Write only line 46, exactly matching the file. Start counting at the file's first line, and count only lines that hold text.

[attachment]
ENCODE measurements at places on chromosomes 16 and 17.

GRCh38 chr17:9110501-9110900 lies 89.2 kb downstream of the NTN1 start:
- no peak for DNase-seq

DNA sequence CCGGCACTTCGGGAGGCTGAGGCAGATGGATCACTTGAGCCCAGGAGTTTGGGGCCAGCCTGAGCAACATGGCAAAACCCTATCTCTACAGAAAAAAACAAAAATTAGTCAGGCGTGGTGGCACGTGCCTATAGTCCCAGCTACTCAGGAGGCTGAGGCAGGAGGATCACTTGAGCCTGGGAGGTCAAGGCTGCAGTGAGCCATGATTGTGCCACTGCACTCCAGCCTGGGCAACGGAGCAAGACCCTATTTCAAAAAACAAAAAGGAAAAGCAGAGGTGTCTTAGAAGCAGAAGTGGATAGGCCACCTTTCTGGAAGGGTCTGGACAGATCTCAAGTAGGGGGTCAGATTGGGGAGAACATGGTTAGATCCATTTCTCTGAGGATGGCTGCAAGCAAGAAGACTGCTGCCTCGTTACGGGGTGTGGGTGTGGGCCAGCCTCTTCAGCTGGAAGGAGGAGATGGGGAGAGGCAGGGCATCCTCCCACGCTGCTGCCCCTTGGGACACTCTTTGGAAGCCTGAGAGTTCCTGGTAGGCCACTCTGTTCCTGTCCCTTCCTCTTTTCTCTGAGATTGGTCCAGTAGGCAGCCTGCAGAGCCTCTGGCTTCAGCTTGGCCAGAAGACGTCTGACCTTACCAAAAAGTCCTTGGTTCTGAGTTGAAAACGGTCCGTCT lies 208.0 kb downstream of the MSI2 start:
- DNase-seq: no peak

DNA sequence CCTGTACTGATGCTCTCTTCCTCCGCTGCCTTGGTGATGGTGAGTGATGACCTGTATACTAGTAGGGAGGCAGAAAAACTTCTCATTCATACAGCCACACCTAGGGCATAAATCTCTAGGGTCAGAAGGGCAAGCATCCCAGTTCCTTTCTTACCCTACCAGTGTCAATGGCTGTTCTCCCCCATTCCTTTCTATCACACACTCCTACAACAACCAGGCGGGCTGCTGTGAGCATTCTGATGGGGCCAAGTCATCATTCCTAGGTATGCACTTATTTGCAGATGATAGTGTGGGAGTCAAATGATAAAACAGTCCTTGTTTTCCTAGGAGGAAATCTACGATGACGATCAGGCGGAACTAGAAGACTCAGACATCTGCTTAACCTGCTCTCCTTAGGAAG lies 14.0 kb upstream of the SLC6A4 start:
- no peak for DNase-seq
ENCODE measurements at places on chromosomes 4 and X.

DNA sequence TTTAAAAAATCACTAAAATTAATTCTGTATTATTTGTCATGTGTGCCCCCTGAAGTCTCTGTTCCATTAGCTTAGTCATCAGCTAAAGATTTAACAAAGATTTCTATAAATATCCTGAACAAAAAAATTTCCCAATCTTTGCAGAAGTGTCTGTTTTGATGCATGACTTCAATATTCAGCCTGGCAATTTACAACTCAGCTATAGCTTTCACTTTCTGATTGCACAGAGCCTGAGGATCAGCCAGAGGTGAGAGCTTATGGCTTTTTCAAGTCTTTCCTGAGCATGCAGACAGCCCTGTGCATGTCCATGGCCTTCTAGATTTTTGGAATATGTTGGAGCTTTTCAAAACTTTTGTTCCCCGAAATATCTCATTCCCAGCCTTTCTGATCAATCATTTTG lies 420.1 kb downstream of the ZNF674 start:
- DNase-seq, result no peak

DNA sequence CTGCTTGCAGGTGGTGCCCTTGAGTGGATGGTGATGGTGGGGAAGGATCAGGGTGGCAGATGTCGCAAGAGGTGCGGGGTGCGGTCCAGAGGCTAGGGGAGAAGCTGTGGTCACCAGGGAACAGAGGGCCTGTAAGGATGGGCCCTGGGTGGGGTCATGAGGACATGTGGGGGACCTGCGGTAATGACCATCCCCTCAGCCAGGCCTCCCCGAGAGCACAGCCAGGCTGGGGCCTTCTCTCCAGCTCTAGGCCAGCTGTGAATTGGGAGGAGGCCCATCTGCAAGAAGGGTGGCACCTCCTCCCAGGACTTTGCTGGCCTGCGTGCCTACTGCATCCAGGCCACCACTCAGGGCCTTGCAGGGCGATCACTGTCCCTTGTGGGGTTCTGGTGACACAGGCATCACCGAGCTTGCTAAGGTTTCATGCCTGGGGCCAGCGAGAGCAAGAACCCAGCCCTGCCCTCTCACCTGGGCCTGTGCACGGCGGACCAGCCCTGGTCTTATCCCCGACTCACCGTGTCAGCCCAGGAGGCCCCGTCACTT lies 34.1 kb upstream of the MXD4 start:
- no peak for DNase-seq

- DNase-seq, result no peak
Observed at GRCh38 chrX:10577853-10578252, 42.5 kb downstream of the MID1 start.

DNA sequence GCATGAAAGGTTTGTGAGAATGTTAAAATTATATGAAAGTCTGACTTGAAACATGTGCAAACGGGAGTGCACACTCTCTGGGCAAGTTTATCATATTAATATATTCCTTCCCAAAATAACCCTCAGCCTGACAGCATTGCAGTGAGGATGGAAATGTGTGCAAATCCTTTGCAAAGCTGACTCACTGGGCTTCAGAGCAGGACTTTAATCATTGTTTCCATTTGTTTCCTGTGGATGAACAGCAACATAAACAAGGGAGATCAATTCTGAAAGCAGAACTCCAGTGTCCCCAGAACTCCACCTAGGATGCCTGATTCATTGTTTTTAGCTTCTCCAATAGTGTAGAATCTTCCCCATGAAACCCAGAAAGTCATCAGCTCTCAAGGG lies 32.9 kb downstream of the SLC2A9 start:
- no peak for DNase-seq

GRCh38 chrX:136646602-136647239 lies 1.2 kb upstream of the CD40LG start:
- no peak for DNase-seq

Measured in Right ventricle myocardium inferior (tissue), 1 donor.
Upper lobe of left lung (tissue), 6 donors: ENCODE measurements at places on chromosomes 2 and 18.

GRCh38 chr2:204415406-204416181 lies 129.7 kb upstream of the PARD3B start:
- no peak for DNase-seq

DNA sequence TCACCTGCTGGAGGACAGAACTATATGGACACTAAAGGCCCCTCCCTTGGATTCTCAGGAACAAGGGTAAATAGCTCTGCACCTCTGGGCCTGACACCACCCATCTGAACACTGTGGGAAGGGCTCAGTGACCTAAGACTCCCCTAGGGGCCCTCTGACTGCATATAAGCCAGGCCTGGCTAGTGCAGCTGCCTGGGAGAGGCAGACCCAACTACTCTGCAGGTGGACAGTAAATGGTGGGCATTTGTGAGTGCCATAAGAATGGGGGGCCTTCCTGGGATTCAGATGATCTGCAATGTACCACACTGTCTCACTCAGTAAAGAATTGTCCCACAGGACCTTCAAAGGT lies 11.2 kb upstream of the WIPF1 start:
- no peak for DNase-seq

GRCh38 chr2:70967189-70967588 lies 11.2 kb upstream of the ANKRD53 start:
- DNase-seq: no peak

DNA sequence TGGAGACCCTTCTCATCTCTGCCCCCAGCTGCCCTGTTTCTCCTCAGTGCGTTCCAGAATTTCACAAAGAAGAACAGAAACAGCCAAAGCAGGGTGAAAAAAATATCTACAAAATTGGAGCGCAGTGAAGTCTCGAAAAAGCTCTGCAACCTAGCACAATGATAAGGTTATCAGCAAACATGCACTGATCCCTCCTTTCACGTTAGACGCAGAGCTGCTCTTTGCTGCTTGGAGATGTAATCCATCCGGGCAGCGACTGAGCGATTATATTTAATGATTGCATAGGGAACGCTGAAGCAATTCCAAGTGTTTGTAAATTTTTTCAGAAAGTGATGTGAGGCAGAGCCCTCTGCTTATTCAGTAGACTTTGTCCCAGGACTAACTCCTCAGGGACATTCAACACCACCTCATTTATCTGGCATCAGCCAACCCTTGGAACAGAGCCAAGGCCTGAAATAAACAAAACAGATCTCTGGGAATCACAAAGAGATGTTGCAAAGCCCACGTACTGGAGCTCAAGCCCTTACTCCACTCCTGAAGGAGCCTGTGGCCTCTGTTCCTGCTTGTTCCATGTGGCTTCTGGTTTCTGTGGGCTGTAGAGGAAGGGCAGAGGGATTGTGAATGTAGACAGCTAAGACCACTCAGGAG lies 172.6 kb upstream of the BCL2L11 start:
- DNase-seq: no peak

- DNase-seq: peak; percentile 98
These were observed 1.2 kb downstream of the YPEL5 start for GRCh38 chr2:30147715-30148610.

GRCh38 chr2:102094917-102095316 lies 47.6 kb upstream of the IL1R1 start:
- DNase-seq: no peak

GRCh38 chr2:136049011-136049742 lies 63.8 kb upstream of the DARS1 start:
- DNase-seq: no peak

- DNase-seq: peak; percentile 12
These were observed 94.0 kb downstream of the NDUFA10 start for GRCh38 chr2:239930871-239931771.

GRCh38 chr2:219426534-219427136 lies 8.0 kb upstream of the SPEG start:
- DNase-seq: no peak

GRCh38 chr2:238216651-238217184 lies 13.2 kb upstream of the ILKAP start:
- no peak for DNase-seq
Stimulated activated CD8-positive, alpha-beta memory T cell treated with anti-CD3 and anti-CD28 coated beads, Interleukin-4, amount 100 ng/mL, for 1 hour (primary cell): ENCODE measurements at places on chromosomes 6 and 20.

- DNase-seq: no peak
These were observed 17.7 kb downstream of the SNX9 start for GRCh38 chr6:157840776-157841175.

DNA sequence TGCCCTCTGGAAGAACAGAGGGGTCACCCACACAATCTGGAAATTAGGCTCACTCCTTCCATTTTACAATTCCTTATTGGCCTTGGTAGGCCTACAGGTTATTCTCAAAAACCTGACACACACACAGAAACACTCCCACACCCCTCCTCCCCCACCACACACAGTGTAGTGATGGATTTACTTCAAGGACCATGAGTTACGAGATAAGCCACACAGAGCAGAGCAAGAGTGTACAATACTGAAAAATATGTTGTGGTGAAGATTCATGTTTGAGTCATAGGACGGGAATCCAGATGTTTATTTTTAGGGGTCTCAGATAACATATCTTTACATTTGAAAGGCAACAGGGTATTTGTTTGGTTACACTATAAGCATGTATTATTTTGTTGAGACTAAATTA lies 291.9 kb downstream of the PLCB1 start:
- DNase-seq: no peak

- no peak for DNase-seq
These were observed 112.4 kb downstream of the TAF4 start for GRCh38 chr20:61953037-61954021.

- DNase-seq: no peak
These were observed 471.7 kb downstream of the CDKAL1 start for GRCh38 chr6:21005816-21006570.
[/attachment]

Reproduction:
- no peak for DNase-seq